When the gold-and-diamond dust finally settled and the 450th and final Bugatti Veyron that left the Molsheim factory, over thirty individual special editions and one-off creations coalesced into one of the most diverse supercar lineups ever seen. Things are different with the Chiron, considering it’s taken two years of production before a variant hit the order books.
Two years after the regular Chiron bowed in Geneva, a new Chiron Sport was unveiled at this year’s show. Right off the bat, it’s not as drastic as upgrades made to the Veyron Super Sport, but the package sharpens up and leans-out the Chiron enough to make a noticeable difference in handling.
Bugatti seems quite proud of the Sport’s 40-pound deficit, achieved through a revised exhaust, lightweight wheels, extensive use of carbon fiber, and the world’s first use of carbon-fiber windshield wipers.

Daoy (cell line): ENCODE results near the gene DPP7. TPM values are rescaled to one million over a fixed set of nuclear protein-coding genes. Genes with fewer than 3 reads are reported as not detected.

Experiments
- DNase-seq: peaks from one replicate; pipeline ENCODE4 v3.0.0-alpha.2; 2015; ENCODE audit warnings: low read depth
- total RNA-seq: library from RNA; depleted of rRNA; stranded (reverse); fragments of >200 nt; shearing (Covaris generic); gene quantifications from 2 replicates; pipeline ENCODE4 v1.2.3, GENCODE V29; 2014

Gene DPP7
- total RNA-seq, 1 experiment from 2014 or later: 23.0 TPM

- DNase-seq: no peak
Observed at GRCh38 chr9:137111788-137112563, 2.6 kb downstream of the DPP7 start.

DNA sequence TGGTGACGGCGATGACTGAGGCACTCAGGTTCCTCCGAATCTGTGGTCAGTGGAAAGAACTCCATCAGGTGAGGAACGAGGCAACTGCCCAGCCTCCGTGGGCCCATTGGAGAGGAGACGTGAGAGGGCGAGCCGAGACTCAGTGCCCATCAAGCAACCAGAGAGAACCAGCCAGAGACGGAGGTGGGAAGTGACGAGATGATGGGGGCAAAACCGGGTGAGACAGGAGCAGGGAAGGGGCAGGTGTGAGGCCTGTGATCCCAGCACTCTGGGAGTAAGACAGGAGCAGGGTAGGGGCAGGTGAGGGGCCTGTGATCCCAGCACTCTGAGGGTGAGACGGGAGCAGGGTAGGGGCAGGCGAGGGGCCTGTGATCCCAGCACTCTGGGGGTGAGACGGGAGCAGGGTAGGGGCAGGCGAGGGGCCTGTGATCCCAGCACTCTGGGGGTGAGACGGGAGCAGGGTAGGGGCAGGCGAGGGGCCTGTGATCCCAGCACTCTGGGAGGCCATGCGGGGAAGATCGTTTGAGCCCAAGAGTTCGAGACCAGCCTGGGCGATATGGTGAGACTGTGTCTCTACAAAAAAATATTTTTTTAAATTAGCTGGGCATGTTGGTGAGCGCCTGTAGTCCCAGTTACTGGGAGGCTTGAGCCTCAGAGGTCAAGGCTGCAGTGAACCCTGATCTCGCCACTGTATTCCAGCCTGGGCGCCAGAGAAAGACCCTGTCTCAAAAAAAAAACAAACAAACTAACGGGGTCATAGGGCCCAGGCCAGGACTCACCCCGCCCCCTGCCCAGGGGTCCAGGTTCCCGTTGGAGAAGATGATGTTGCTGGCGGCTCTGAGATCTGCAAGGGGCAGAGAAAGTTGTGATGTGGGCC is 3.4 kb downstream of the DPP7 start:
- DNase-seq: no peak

Shocks are ten percent stiffer on the Sport, along with improved steering feel when the car is in “Handling” mode. The rear differential is revised, now set-up for a dynamic torque vectoring system to help manage the 1,479 hp.
Speaking of power—there isn’t any more. The same 8.0-liter quad-turbocharged W-16 sends that 1,479 hp to all-four-wheels through a beefy seven-speed dual-clutch transmission. Straight-line performance isn’t affected, with 0-60 mph arriving in the same 2.4 seconds and a top speed of 261 mph, but out on the Nardo test circuit, these handling and weight changes add up to a five second difference when compared to the regular car.
As expected, the Sport carries quite the premium over the $3 million regular car, now stickering in at $3.26 million in the U.S. Look for the first Chiron Sports to cruise Beverly Hills toward the end of the year.